Further confirmation that the “World is Flat”: According to the New York Times’ Steve Lohr, Outsourcing Is Climbing Skills Ladder.
The globalization of work tends to start from the bottom up. The first jobs to be moved abroad are typically simple assembly tasks, followed by manufacturing, and later, skilled work like computer programming. At the end of this progression is the work done by scientists and engineers in research and development laboratories.
The implications for students in “The West” are profound. Forget competing with a handful of classmates for admission to the best universities. You are actually competing with literally millions of other students who are just as bright and – because they hunger for what we take for granted – probably more determined to succeed. The error is to think of these “best and brightest” from India and China as our competition. They are actually our colleagues and co-workers.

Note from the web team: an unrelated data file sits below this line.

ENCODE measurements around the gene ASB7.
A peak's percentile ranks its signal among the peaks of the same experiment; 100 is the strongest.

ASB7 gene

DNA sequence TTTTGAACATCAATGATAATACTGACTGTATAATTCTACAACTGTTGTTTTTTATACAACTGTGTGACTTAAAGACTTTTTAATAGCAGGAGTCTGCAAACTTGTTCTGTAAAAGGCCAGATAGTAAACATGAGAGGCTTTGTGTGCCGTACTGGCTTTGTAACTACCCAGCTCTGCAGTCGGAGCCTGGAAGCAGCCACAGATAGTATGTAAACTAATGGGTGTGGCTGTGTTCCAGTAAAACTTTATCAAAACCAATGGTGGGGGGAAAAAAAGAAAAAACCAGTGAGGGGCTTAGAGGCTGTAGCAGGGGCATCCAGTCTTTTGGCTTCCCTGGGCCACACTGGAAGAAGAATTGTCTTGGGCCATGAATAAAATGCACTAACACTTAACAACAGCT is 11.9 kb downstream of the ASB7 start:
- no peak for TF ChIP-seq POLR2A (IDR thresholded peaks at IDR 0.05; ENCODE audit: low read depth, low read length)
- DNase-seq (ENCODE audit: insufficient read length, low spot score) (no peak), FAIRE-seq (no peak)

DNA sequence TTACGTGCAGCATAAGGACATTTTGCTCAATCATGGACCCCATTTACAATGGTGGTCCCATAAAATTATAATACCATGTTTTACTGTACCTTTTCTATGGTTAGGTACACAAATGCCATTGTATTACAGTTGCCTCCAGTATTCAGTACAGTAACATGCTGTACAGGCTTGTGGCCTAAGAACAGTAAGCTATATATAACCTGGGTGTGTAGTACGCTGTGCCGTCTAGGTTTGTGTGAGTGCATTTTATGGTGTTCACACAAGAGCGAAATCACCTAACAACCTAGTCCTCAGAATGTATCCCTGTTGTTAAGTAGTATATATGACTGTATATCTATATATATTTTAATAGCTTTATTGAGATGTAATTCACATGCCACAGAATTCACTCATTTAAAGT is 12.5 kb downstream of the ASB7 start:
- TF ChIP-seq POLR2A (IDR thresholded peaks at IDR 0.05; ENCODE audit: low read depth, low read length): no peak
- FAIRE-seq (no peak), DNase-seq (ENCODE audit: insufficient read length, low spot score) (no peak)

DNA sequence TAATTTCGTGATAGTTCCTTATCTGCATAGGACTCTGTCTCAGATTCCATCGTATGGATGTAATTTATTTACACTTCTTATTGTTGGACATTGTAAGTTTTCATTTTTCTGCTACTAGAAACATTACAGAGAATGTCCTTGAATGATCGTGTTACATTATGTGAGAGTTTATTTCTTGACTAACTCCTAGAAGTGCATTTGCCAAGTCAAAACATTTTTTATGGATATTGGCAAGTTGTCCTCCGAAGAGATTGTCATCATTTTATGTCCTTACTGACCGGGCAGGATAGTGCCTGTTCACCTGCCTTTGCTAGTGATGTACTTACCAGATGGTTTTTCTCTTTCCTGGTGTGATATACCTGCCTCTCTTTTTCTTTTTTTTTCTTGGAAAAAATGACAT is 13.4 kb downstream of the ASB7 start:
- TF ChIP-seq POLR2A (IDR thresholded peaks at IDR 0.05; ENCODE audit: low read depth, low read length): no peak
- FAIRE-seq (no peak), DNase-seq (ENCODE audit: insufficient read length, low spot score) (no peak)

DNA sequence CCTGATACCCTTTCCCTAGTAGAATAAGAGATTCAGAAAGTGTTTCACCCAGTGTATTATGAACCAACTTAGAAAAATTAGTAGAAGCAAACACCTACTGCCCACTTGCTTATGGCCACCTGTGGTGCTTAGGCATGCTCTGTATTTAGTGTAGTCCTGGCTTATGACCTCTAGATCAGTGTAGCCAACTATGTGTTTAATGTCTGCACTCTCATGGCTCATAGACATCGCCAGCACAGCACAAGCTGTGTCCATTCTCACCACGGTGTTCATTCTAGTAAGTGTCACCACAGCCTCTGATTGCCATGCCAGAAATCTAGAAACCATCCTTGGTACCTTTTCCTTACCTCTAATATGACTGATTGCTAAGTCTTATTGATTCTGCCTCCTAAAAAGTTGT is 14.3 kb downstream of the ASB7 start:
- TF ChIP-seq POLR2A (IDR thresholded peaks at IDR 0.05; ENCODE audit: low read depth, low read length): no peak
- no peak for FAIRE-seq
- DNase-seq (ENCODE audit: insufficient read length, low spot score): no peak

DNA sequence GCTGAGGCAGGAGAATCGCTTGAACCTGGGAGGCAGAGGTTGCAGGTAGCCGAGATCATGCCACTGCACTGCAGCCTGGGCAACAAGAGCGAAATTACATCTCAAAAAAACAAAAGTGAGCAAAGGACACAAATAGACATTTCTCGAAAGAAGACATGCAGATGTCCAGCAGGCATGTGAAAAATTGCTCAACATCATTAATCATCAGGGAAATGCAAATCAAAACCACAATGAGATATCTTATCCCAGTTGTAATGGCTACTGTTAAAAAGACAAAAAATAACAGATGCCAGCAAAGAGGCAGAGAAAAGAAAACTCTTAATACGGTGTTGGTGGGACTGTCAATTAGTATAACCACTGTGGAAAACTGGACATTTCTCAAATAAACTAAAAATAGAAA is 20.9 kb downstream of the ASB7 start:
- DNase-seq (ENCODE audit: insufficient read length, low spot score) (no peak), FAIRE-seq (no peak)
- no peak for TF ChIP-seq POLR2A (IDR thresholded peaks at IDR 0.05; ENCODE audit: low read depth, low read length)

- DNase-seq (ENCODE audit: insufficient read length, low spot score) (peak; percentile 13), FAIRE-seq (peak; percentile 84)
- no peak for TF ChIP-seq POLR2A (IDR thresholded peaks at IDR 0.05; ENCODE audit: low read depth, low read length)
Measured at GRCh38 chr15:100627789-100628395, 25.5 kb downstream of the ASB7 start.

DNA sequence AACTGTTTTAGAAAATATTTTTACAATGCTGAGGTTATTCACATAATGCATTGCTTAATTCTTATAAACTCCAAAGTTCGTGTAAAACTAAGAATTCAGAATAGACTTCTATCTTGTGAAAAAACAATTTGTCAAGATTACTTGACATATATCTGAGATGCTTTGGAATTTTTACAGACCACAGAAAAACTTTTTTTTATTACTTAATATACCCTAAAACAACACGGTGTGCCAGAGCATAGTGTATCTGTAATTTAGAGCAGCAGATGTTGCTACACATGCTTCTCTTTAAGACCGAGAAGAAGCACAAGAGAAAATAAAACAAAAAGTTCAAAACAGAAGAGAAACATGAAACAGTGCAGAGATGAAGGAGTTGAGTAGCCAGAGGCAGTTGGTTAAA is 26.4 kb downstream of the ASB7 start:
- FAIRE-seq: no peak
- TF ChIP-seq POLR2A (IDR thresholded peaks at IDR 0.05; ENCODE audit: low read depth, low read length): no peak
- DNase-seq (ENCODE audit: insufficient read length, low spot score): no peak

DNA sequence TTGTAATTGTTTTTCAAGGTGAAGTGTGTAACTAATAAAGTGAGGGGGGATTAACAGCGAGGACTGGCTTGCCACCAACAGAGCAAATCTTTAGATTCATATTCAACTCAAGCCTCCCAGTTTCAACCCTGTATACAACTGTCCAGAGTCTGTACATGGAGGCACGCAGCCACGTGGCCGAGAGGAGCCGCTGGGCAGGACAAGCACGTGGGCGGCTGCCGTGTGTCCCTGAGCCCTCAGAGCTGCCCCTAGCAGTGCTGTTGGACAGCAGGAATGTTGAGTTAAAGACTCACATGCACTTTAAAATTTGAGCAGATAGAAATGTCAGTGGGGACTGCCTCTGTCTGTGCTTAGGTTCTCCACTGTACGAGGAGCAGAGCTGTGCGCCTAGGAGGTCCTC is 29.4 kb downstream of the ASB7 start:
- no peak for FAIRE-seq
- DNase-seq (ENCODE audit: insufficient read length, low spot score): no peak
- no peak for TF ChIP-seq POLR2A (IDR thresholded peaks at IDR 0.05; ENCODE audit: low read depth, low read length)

Still, more companies in the survey said they planned to decrease research and development employment in the United States and Europe than planned to increase employment.
Rather than moan about the inevitable, one real positive is that we can forget the lie that we are educating students for the workforce. We can focus on the Truth of Learning and Education: can’t our job be to help students reach for their own individual fulfillment? Isn’t an inspired, enthusiastic and engaged country of learners the best we can offer? Why don’t we test them on this every year? 😉